SACRAMENTO-SAN JOAQUIN DELTA —
A project proposed by Gov. Jerry Brown to build two massive tunnels in the Delta is raising questions from farmers.
In the small town of Courtland, known for its pears, pear farmer Ryan Elliot isn’t sure what to make of the proposal.
“No one really knows what it will mean for the Delta,” Elliot told FOX40 Monday.
Elliot’s family has been pumping water from the edge of their property along the Delta since 1850.
Brown is hoping to have the $25 billion plan permitted by the end of the year. Its purpose is to restore fish habitat and pump water from the Delta down south to aqueducts in Central and Southern California.
“We are sensitive to the concerns of Delta residents, and so we will continue to refine the project and work to reduce local impacts wherever possible,” Nancy Vogel, with the California Natural Resources Agency, said. “We are trying to balance statewide needs.”
But critic Barbara Barrigan-Parilla with Restore the Delta feels her voice, along with hundreds of other voices, has not been heard by Brown.
She adds that construction will destroy economies along the five counties that border the Delta.
“The salt intrusion caused by the project would destory the water source for farmers,” Barrigan-Parilla said. “It will not make a drop of water for California. [The project] will destroy the areas where the water comes from to try to solve problems in other parts of the state.”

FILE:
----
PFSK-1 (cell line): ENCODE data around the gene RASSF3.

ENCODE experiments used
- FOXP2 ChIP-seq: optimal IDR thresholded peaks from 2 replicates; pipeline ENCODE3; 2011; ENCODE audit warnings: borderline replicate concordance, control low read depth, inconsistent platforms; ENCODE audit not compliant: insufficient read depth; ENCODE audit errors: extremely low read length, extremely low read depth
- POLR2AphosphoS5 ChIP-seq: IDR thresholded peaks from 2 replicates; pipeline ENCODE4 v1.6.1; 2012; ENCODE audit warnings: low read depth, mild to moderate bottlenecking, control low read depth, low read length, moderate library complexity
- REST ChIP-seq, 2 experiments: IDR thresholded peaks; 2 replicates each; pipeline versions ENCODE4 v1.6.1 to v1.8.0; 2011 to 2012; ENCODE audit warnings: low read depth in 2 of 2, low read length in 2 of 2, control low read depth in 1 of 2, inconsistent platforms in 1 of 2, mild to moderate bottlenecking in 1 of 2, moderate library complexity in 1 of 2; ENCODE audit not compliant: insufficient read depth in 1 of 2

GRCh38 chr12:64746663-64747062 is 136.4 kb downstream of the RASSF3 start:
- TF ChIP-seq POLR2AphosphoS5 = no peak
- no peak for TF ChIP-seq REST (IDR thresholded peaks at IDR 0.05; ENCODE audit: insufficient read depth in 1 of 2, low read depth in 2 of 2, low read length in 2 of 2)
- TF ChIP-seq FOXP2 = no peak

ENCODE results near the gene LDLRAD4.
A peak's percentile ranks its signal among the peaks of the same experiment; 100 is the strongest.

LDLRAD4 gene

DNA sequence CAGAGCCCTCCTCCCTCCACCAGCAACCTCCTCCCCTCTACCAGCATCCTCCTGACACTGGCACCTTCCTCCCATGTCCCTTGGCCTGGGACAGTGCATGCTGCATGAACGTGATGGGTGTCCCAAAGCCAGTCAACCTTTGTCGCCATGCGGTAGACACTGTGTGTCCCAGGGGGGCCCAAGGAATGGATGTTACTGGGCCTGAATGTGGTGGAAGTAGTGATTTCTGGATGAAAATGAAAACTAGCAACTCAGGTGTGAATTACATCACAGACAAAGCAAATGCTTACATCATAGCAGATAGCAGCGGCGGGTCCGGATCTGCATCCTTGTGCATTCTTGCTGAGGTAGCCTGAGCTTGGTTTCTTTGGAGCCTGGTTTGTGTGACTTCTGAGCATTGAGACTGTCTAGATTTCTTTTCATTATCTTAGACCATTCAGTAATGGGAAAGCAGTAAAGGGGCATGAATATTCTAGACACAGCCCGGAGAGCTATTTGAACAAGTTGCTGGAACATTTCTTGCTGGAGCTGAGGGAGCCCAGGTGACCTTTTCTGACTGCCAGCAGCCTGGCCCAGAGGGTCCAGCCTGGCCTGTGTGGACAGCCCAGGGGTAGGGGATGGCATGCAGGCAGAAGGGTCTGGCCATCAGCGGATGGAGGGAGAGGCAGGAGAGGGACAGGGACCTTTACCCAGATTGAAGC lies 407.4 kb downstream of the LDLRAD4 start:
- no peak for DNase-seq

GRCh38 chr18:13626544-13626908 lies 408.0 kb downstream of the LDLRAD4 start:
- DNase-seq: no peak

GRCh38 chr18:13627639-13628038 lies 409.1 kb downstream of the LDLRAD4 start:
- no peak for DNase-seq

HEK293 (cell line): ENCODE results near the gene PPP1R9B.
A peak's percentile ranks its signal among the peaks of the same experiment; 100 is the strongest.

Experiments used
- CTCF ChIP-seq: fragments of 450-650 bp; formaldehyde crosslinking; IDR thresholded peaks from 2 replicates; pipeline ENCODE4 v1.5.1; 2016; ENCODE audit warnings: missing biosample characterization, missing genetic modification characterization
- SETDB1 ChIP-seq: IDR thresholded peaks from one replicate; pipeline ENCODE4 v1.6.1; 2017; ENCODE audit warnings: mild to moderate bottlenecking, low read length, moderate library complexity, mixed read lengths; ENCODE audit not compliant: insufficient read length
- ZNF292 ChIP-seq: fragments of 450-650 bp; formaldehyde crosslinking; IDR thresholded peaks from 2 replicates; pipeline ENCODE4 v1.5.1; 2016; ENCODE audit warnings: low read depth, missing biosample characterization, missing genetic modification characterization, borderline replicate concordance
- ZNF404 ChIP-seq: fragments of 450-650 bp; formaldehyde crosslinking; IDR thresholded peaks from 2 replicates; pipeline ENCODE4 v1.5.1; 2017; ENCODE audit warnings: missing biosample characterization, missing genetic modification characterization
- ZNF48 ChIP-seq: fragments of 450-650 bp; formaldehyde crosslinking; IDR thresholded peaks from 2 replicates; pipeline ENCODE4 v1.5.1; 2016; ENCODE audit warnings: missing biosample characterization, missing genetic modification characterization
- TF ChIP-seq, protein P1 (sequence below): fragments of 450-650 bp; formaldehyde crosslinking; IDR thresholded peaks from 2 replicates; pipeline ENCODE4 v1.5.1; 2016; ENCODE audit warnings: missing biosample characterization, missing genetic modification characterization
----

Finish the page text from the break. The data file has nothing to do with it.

But, a spokesperson from the California Natural Resources Agency tells FOX40 the Delta water quality would not change under the project. “If the proposed project were built, federal and state water project operators still must meet the same water quality standards that are in place now to protect Delta farmers and residents from saltwater intrusion” Nancy Vogel told FOX40 in a written statement.
San Joaquin County is the largest agricultural county along the Delta. The county’s farm bureau director released a statement Monday, which stated in part:
“This is about trying to take our water and our future away to benefit junior water right holders south of the Delta. They get our water. [and] We get a permanent salt infested water body and no economic future.”